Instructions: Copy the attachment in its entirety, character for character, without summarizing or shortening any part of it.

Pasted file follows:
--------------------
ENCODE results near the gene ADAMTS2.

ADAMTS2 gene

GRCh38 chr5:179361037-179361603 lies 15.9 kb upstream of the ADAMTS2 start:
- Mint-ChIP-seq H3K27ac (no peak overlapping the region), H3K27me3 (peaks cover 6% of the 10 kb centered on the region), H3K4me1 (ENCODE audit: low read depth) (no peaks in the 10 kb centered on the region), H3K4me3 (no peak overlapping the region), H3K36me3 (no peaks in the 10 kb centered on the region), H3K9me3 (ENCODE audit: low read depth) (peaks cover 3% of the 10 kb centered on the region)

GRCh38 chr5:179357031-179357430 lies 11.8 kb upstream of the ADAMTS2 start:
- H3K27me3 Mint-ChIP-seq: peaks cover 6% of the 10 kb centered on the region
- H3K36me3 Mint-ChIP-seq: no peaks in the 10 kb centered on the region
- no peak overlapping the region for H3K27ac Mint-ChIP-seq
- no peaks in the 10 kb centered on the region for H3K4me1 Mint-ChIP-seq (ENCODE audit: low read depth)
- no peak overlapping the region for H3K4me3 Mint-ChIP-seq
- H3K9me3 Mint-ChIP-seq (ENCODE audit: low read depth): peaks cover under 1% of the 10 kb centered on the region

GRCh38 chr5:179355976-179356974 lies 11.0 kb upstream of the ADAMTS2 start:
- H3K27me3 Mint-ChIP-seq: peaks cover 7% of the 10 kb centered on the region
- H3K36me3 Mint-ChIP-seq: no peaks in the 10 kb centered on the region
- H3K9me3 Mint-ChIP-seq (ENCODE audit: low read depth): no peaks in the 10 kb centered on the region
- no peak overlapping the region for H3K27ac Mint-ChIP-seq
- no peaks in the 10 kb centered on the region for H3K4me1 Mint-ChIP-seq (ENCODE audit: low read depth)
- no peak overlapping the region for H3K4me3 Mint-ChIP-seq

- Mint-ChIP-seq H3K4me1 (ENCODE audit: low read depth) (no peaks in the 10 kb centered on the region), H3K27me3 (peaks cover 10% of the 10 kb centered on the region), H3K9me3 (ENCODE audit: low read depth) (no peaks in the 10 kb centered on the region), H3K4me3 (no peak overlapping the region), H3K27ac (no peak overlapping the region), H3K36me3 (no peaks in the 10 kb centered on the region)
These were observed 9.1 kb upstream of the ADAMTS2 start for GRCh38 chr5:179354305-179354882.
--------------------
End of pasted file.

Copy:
ENCODE results near the gene ADAMTS2.

ADAMTS2 gene

GRCh38 chr5:179361037-179361603 lies 15.9 kb upstream of the ADAMTS2 start:
- Mint-ChIP-seq H3K27ac (no peak overlapping the region), H3K27me3 (peaks cover 6% of the 10 kb centered on the region), H3K4me1 (ENCODE audit: low read depth) (no peaks in the 10 kb centered on the region), H3K4me3 (no peak overlapping the region), H3K36me3 (no peaks in the 10 kb centered on the region), H3K9me3 (ENCODE audit: low read depth) (peaks cover 3% of the 10 kb centered on the region)

GRCh38 chr5:179357031-179357430 lies 11.8 kb upstream of the ADAMTS2 start:
- H3K27me3 Mint-ChIP-seq: peaks cover 6% of the 10 kb centered on the region
- H3K36me3 Mint-ChIP-seq: no peaks in the 10 kb centered on the region
- no peak overlapping the region for H3K27ac Mint-ChIP-seq
- no peaks in the 10 kb centered on the region for H3K4me1 Mint-ChIP-seq (ENCODE audit: low read depth)
- no peak overlapping the region for H3K4me3 Mint-ChIP-seq
- H3K9me3 Mint-ChIP-seq (ENCODE audit: low read depth): peaks cover under 1% of the 10 kb centered on the region

GRCh38 chr5:179355976-179356974 lies 11.0 kb upstream of the ADAMTS2 start:
- H3K27me3 Mint-ChIP-seq: peaks cover 7% of the 10 kb centered on the region
- H3K36me3 Mint-ChIP-seq: no peaks in the 10 kb centered on the region
- H3K9me3 Mint-ChIP-seq (ENCODE audit: low read depth): no peaks in the 10 kb centered on the region
- no peak overlapping the region for H3K27ac Mint-ChIP-seq
- no peaks in the 10 kb centered on the region for H3K4me1 Mint-ChIP-seq (ENCODE audit: low read depth)
- no peak overlapping the region for H3K4me3 Mint-ChIP-seq

- Mint-ChIP-seq H3K4me1 (ENCODE audit: low read depth) (no peaks in the 10 kb centered on the region), H3K27me3 (peaks cover 10% of the 10 kb centered on the region), H3K9me3 (ENCODE audit: low read depth) (no peaks in the 10 kb centered on the region), H3K4me3 (no peak overlapping the region), H3K27ac (no peak overlapping the region), H3K36me3 (no peaks in the 10 kb centered on the region)
These were observed 9.1 kb upstream of the ADAMTS2 start for GRCh38 chr5:179354305-179354882.